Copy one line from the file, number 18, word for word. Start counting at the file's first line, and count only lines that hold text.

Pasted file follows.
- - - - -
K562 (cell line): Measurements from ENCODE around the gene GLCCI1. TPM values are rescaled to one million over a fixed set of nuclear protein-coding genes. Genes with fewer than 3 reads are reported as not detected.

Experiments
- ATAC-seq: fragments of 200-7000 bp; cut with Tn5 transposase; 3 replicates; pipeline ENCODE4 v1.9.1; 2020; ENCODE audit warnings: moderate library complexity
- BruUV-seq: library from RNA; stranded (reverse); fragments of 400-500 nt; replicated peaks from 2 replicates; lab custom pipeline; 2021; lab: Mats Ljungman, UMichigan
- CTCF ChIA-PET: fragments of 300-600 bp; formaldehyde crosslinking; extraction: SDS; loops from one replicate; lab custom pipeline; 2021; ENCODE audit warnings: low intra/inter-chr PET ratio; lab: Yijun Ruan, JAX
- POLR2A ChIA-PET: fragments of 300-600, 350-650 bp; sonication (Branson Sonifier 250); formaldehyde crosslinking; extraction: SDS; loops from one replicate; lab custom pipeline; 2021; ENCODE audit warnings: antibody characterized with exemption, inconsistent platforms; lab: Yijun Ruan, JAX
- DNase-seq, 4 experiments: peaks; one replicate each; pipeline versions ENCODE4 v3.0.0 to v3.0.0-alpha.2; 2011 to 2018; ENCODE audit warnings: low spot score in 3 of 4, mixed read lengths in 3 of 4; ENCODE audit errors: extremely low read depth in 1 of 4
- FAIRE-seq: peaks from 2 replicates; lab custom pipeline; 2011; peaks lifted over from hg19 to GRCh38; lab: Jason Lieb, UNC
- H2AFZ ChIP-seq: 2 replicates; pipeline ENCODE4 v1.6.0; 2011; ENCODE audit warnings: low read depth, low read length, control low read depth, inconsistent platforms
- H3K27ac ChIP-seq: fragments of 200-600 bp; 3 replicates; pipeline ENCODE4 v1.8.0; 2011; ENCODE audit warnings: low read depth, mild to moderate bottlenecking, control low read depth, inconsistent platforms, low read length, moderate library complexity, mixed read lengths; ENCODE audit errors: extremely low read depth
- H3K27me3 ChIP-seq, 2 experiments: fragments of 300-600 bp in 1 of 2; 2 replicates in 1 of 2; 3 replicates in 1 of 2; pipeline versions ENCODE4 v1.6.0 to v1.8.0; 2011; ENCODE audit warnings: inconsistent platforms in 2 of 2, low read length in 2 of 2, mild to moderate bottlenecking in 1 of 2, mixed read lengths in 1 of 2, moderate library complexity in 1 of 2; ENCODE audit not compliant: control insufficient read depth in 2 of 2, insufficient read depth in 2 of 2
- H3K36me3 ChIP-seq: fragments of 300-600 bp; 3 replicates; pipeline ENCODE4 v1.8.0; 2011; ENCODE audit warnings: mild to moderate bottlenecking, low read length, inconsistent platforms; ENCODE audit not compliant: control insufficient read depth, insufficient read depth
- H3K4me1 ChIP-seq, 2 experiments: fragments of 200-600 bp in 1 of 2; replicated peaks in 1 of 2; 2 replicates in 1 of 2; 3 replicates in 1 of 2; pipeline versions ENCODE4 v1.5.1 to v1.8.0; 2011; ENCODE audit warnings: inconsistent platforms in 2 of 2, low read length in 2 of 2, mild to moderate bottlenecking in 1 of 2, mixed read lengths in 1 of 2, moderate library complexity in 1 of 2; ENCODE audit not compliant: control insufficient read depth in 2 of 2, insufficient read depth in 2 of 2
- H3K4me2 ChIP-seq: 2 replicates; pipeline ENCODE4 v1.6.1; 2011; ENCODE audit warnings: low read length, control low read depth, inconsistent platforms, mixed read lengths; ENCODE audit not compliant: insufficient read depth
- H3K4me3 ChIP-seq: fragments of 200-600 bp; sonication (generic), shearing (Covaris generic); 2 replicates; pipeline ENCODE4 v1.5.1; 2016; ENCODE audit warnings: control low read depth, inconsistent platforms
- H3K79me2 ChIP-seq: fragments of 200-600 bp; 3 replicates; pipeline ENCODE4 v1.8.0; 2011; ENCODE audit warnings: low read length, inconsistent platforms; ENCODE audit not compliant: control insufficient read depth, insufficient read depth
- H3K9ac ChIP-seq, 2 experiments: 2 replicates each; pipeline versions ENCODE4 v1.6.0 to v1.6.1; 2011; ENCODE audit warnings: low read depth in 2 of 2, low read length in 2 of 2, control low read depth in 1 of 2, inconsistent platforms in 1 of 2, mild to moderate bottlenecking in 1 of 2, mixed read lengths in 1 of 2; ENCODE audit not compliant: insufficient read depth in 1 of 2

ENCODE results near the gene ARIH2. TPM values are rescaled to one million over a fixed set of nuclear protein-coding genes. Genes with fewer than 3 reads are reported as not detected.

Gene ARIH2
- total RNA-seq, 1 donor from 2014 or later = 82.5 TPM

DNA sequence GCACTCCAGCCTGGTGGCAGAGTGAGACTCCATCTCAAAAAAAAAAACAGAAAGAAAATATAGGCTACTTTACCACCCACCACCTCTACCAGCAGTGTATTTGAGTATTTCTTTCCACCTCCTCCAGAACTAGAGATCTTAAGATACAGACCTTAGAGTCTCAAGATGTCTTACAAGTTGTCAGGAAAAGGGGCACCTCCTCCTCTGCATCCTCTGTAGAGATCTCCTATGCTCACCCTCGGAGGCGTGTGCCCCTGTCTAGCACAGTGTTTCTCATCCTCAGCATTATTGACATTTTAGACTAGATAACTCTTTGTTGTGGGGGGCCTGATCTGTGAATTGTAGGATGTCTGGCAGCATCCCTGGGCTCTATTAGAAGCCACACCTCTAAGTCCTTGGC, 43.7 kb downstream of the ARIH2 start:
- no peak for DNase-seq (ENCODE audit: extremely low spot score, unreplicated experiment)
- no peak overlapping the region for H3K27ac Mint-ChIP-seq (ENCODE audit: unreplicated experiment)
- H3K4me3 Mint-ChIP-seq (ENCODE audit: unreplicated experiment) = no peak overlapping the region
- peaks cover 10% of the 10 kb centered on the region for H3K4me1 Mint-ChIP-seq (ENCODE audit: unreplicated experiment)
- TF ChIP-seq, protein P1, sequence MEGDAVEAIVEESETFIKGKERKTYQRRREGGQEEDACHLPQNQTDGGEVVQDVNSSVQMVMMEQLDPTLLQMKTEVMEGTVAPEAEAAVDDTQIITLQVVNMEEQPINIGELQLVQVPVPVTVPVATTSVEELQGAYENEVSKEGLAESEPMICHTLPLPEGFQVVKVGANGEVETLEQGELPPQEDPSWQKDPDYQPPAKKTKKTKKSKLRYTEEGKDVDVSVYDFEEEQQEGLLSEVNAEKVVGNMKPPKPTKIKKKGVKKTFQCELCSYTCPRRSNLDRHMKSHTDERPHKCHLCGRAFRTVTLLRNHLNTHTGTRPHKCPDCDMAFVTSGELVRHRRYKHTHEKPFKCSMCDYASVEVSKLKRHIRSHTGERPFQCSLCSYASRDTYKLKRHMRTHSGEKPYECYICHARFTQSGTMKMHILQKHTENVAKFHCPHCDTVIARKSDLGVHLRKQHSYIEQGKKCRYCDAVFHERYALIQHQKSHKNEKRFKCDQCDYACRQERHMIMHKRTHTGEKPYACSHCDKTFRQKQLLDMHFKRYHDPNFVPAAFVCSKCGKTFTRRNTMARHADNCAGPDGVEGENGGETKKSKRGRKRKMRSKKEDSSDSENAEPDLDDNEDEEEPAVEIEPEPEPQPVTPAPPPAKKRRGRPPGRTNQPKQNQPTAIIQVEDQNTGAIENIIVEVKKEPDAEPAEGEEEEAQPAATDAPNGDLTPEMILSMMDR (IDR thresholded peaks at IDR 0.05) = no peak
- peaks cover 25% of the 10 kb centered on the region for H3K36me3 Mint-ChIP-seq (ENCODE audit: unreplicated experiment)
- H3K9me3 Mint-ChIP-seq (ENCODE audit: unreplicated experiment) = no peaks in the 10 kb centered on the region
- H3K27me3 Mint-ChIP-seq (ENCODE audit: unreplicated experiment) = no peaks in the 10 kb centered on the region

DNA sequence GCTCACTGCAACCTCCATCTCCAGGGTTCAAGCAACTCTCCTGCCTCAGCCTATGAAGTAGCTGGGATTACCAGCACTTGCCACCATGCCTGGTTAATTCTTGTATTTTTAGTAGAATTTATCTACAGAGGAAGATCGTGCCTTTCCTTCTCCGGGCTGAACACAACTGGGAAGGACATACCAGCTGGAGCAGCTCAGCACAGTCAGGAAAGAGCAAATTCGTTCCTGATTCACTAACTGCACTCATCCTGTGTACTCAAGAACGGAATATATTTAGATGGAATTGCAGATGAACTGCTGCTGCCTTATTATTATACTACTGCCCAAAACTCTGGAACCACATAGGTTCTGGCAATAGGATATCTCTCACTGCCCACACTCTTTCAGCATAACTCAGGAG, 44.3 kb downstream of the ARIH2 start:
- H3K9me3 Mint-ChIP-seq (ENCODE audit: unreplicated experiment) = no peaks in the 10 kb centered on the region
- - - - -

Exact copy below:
ENCODE results near the gene ARIH2. TPM values are rescaled to one million over a fixed set of nuclear protein-coding genes. Genes with fewer than 3 reads are reported as not detected.